Monthly Insights: 2 May 2017

Executive Summary

  • Persistent political uncertainty and ratings downgrades have hurt economic prospects in our opinion – further damaging already weak business and consumer confidence. We forecast that the economy is now set to grow by only 0.7% in 2017 and 1.3% in 2018, compared with our previous forecast of 1.1% and 1.5% respectively. The International Monetary Fund (IMF) left its growth forecast for South Africa unchanged at 0.8% for 2017 and 1.6% for 2018.
  • Global monetary policy will likely remain asynchronous – the Fed is expected to continue raising interest rates gradually, while the ECB has continued to stress loose monetary policy and continued QE until year-end (and beyond if necessary). The BoE has taken a middle-of-the-road approach, stating that it will be tolerant of inflation breaches in order to avoid hampering growth. We anticipate no change to monetary policies in the respective regions this year, with the ECB possibly signalling tapering towards year-end.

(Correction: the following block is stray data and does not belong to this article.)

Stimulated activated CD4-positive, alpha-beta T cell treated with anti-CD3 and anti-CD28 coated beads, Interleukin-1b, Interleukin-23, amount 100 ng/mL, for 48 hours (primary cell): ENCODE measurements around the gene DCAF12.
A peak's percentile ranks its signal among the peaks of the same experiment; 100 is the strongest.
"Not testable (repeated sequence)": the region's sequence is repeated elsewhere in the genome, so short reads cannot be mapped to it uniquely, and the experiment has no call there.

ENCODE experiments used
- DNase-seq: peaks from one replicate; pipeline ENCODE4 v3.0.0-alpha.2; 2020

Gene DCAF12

• We believe the SARB is mindful of the above mentioned risks and will probably be loath to initiate rate cuts this year, even though inflation is expected to remain below 6% for an extended period of time. Thereafter, when the political picture is clearer and event risks have subsided, we may see two rate cuts in early 2018, especially if low inflation does materialise.
  • The outlook for the rand remains highly uncertain. Global factors will play a key role in our opinion, with any move back to a ‘risk-off’ environment or lower commodity prices possibly hurting the rand. We also expect further weakness and volatility as the markets grapple with continued political turmoil, the change in leadership at National Treasury and the ratings downgrades to junk status. The rand could be hurt by signs of fiscal slippage and governance lapses, which could lead to ratings changes on rand-denominated debt as well. A downgrade to junk by both Moody’s and S&P Global would lead to rand-debt dropping out of key indices such as Citi’s World Bond Market Index, and forced sales of local debt by foreign investors.
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By | 2020-06-11T11:52:08+02:00 May 2nd, 2017|Markets and Research|0 Comments

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